Catalytic Resonance Theory: The Catalytic Mechanics of Programmable Ratchets

10 June 2024, Version 1
This content is a preprint and has not undergone peer review at the time of posting.


Catalytic reaction networks of multiple elementary steps operating under dynamic conditions via a programmed input oscillation are difficult to interpret and optimize due to reaction system complexity. To understand these dynamic systems, individual elementary catalytic reactions were evaluated to identify their three fundamental characteristics that define their ability to promote reactions away from equilibrium. First, elementary catalytic reactions exhibit directionality to promote reactions forward or backward from equilibrium as determined by a ratchet directionality metric comprised of the input oscillation duty cycle and the reaction rate constants. Second, catalytic ratchets are defined by the catalyst state of strong or weak binding that permit reactants to proceed through the transition state. Third, elementary catalytic ratchets exhibit a cutoff frequency which defines the transition in applied frequency for which the catalytic ratchet functions to promote chemistry away from equilibrium. All three ratchet characteristics are calculated from chemical reaction parameters including rate constants derived from linear scaling parameters, reaction conditions, and catalyst conditions. The characteristics of the reaction network’s constituent elementary catalytic reactions provided an interpretation of complex reaction networks and a method of predicting the behavior of dynamic surface chemistry on oscillating catalysts.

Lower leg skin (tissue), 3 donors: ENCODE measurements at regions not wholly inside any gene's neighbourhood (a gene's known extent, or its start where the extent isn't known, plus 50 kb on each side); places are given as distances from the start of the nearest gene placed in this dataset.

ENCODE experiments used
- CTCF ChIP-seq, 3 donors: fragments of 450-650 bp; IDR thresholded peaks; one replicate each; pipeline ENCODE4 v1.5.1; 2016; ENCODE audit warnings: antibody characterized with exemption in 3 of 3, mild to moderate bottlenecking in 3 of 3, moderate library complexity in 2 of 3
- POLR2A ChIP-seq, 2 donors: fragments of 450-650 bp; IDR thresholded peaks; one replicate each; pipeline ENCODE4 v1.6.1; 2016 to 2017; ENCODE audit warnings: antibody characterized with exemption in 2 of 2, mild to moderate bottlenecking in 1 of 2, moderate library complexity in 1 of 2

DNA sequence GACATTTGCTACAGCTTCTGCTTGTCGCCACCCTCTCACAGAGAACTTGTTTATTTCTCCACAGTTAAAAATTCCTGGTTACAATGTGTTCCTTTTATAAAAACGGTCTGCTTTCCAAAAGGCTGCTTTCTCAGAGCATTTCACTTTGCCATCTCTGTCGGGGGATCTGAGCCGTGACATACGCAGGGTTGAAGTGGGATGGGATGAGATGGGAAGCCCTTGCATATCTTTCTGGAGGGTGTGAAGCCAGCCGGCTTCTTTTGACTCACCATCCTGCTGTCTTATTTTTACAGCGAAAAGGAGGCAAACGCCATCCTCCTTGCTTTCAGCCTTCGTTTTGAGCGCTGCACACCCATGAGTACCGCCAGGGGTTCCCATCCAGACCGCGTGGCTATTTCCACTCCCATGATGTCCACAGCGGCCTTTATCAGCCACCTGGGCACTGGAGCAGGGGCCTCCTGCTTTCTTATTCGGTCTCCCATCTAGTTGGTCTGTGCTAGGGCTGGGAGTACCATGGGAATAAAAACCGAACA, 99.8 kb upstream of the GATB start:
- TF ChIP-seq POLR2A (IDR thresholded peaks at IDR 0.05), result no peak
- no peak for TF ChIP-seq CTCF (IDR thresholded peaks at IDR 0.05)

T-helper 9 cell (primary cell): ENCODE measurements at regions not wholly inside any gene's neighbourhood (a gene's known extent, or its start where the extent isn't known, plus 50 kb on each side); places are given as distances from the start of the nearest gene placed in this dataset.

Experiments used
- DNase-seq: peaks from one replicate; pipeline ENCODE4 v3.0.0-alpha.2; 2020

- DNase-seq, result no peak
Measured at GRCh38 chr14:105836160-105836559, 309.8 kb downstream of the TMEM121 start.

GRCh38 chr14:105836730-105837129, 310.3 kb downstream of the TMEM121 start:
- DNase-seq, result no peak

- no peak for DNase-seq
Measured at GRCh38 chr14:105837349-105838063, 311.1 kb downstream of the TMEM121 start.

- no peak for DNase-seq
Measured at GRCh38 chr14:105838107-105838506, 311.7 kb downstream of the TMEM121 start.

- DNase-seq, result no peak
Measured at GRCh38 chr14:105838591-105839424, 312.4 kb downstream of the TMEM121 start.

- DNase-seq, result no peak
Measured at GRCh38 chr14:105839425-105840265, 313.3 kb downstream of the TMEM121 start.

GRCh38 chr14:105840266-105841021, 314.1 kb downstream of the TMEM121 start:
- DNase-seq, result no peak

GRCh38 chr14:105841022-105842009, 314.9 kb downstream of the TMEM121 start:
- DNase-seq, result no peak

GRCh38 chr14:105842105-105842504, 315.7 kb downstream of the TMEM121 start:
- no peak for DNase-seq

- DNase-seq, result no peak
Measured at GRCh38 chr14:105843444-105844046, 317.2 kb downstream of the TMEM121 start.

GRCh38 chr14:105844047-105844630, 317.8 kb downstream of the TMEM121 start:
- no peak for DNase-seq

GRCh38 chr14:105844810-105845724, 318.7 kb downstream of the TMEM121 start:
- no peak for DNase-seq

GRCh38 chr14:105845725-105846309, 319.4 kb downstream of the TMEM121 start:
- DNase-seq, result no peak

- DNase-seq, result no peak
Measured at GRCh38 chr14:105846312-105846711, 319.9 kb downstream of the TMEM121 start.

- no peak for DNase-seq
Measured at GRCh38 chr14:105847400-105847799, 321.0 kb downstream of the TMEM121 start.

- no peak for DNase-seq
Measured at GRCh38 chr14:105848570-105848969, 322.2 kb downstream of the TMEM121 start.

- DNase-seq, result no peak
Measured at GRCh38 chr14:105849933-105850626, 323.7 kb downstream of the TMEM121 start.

Supplementary materials

Supplementary Information for Catalytic Resonance Theory: The Catalytic Mechanics of Programmable Ratchets
Supplementary material includes tabulated data in paper figures, derivation of equations, and comparison of model fits to data

Supplementary weblinks


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